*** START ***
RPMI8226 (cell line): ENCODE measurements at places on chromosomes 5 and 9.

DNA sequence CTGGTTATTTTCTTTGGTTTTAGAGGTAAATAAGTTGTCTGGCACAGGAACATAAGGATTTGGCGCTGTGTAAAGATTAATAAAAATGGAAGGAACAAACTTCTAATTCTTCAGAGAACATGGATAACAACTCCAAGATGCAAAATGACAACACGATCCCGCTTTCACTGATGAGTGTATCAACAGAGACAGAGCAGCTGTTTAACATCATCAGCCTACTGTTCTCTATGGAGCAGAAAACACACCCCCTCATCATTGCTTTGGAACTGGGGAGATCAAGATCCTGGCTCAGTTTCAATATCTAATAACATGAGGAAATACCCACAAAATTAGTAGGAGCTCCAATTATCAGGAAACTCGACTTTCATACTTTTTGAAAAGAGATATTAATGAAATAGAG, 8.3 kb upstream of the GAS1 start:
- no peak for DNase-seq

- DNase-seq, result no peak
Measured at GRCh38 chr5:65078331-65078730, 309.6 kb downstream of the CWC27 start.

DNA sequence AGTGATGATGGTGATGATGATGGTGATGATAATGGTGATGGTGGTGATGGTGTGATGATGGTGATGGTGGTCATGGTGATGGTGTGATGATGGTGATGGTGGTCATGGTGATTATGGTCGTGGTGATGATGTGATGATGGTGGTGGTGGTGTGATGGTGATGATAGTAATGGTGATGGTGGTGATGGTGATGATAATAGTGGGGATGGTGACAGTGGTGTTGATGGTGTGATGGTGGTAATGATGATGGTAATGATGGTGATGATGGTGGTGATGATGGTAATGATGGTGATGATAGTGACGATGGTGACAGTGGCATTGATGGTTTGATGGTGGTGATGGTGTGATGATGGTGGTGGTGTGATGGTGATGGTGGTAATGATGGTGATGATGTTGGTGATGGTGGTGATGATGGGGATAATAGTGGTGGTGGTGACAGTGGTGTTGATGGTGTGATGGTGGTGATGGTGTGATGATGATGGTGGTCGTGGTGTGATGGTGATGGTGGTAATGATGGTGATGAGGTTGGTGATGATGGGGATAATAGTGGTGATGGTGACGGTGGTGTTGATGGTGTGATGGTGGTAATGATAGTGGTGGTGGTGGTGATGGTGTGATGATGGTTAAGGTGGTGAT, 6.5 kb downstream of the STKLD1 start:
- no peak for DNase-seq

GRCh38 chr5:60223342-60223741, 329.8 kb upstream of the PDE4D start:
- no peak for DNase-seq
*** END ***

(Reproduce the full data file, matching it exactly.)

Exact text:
RPMI8226 (cell line): ENCODE measurements at places on chromosomes 5 and 9.

DNA sequence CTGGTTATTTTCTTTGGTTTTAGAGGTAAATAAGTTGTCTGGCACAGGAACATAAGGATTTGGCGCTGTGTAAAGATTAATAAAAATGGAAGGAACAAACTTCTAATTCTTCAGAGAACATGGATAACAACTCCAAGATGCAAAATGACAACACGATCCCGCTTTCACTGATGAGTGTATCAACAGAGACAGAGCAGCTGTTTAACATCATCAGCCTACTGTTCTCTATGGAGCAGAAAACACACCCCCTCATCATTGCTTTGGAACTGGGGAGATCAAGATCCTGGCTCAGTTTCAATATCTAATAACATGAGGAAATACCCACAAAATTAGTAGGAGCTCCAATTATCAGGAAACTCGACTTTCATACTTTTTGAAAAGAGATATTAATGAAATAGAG, 8.3 kb upstream of the GAS1 start:
- no peak for DNase-seq

- DNase-seq, result no peak
Measured at GRCh38 chr5:65078331-65078730, 309.6 kb downstream of the CWC27 start.

DNA sequence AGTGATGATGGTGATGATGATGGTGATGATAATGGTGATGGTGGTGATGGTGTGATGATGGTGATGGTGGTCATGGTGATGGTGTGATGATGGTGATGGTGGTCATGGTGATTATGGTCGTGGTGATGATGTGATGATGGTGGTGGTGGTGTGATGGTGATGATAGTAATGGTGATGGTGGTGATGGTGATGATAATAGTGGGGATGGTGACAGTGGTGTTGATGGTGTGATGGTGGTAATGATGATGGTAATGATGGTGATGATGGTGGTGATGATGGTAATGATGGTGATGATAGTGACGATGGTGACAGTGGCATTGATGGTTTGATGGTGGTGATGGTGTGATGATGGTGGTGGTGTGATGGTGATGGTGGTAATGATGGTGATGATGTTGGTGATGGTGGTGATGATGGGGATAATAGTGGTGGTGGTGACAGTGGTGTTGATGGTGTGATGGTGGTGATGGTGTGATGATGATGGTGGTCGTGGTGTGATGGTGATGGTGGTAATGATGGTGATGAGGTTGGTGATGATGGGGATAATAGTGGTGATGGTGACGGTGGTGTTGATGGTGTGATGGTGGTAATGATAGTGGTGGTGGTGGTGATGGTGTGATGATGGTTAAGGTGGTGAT, 6.5 kb downstream of the STKLD1 start:
- no peak for DNase-seq

GRCh38 chr5:60223342-60223741, 329.8 kb upstream of the PDE4D start:
- no peak for DNase-seq